Google are now world leaders in research and development in areas such as artificial intelligence and quantum computing, a position they could not occupy if they were a smaller company in a highly competitive market of smaller companies. Google are leading the way in many research and development projects in areas as wide ranging as: Quantum computers, Artificial Intelligence, Algorithms, Data Management, Data Mining, Distributed Systems and Parallel Computing, Education Innovation, Health & Bioscience, Human-Computer Interaction, Machine Translation, Mobile Systems, Networking, Robotics, Cyber-Security, and Speech Processing. Furthermore Google have made many of their platforms and services free, thus enabling smaller companies and users to minimise costs in their own lives and businesses. Using antitrust legislation to break up Google may hurt the innovation and positive free services the company uses its profits to fund.

No, they are just market leaders

The Internet is a dynamic place and this gives rise to fears of companies becoming too imposing either on societies or markets, but arguably such a climate allows companies to fall equally as fast as they have risen. Strictly speaking a monopoly is a company that enjoy complete market dominance to the point where they can manipulate their prices due to a complete lack of competition. It is also not illegal to be a monopoly, however governments can step-in to fine or break up monopolies that have become problematic in the name of competition. However the online world is arguably largely competitive and although Google may dominate some services, the existence of Bing, DuckDuckGo, Facebook, Amazon, Apple and many others demonstrates some level of competition online.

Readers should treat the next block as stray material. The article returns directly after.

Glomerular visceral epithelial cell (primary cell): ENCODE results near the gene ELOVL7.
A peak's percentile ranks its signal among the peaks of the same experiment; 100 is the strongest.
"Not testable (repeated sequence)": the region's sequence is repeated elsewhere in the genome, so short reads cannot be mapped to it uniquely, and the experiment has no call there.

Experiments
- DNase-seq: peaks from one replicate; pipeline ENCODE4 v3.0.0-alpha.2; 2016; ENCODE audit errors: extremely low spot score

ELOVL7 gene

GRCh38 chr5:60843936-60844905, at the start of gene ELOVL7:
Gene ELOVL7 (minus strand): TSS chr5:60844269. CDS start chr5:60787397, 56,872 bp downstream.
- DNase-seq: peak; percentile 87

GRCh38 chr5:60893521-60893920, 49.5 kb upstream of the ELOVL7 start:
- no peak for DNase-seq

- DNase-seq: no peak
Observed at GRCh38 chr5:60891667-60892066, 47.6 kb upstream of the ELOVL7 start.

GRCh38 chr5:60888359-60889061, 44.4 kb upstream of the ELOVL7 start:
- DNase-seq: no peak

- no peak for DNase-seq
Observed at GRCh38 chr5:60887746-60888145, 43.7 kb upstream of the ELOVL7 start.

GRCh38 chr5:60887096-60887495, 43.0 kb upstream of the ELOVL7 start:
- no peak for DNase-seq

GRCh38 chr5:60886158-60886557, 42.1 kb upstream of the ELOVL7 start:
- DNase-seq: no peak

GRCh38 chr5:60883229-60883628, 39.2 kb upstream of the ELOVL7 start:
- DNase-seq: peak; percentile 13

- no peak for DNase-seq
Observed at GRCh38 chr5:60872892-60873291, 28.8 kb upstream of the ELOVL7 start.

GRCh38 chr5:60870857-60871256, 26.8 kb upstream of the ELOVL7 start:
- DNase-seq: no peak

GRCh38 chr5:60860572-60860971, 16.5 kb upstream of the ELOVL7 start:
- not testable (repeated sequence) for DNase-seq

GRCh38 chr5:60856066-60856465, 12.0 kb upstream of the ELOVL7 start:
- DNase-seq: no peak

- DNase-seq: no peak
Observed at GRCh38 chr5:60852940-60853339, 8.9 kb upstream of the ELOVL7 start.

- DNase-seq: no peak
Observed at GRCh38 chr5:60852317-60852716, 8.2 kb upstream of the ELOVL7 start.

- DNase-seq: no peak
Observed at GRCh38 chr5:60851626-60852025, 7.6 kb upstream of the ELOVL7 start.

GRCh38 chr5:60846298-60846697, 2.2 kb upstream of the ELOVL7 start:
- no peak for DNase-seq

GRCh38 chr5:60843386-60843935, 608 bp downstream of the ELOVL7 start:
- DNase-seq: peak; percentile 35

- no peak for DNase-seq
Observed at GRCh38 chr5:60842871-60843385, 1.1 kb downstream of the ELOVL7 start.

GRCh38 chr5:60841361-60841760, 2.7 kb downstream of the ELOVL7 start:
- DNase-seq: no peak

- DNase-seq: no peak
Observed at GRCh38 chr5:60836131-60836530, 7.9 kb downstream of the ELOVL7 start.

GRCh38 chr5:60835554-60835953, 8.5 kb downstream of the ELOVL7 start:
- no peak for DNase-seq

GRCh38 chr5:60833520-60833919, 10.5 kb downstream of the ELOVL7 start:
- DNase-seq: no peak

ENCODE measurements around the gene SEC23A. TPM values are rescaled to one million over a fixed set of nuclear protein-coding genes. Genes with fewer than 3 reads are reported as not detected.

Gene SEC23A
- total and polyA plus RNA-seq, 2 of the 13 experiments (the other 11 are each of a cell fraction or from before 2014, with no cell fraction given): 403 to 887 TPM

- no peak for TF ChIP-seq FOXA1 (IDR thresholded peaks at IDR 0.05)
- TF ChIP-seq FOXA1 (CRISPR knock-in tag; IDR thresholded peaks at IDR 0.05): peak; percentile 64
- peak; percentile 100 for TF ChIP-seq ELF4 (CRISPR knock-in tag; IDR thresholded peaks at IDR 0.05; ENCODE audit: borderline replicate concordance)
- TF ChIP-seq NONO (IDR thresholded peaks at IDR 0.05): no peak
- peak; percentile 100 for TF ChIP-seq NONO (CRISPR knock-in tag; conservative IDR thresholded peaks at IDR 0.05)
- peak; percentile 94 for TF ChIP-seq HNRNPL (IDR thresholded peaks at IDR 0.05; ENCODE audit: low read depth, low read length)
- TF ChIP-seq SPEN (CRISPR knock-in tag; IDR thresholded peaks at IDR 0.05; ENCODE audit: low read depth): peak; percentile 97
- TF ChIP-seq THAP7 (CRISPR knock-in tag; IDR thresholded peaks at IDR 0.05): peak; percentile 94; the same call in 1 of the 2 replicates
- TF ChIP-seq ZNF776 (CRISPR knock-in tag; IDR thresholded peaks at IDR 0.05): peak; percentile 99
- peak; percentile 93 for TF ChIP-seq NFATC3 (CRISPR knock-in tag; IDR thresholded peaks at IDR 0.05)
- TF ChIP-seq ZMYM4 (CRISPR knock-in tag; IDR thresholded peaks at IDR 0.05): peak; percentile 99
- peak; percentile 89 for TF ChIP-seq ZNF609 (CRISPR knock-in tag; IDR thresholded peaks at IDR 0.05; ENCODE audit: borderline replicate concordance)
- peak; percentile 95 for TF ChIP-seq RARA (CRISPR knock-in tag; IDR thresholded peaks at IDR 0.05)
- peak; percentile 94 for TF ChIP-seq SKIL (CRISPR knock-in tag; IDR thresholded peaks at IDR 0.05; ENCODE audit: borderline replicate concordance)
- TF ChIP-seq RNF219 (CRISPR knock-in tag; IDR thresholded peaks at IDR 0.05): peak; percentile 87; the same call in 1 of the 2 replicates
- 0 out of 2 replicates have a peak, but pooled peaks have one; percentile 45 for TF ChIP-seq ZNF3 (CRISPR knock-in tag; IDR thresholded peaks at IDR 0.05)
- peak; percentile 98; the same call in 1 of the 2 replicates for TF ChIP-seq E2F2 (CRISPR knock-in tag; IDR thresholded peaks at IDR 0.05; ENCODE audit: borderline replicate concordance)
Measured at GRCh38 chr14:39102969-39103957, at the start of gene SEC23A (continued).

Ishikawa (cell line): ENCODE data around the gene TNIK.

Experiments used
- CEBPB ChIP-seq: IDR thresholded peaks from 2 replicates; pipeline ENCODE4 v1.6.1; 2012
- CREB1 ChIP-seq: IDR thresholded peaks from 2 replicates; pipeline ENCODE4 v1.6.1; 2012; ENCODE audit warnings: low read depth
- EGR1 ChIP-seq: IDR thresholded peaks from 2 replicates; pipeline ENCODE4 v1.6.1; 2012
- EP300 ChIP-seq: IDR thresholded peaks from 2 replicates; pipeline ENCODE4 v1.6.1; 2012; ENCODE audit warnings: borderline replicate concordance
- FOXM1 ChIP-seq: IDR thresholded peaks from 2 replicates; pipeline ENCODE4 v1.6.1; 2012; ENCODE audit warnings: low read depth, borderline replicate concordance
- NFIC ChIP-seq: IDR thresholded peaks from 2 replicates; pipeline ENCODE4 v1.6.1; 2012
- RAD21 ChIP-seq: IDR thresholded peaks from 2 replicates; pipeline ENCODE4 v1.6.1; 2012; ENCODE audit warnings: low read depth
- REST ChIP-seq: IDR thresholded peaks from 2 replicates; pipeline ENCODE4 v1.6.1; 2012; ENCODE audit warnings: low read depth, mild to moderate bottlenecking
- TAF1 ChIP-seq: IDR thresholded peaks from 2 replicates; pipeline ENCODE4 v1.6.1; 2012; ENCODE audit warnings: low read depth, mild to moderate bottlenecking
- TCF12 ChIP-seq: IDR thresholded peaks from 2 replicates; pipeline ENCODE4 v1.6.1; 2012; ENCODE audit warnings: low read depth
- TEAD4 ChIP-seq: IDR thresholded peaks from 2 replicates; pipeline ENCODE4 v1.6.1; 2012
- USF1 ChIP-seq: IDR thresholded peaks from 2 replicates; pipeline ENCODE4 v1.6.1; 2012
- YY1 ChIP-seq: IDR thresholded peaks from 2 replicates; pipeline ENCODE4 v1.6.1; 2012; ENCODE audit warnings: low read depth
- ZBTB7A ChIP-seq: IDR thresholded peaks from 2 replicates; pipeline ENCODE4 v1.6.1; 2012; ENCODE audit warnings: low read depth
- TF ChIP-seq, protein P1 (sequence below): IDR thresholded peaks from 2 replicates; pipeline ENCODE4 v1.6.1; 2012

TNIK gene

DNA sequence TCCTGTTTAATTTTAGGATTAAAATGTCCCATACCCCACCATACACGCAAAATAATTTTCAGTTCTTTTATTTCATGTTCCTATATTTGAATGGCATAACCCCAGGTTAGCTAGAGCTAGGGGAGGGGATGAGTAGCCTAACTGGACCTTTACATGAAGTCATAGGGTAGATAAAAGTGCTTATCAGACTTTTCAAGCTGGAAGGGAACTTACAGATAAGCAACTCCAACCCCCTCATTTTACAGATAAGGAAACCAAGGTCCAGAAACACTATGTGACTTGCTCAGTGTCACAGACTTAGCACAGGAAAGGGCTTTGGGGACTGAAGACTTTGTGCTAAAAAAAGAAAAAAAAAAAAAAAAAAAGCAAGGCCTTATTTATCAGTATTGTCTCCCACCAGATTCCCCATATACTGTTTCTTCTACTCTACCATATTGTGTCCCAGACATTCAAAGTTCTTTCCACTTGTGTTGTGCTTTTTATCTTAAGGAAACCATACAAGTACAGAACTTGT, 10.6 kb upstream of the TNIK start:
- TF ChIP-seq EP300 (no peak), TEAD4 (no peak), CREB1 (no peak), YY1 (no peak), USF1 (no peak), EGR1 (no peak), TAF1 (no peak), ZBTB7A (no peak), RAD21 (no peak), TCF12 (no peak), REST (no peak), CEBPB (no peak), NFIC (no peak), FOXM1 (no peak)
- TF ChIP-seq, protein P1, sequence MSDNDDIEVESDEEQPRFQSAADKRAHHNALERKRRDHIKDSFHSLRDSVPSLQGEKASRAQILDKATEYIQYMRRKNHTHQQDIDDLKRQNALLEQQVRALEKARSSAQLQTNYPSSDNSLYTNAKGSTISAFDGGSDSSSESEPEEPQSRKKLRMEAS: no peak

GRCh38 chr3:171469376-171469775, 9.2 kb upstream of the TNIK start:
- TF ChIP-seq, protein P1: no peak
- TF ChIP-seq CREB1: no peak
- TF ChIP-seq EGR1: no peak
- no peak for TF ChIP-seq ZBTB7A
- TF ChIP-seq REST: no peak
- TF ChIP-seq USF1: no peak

In this way Google are not a monopoly, they are market leaders who are diversifying their investments, which is causing fear amongst rivals and those that do not like the companies scope and presence. Google have developed effective algorithms to enable them to provide, what is at the heart of their services, the best Internet search engine in the world, so it is no surprise they are the market leader in this field. This has enabled Google to carve out an 88% market share in search advertising, which may lead to a natural monopoly if they were to completely dominate the market. But as long as this doesn't effect market efficiency this would not worry economists, even if they were a monopoly this may not mean anything or require legal action if it was due to the effectiveness of their service, and until they do assume this level of market dominance, Google is not a monopoly.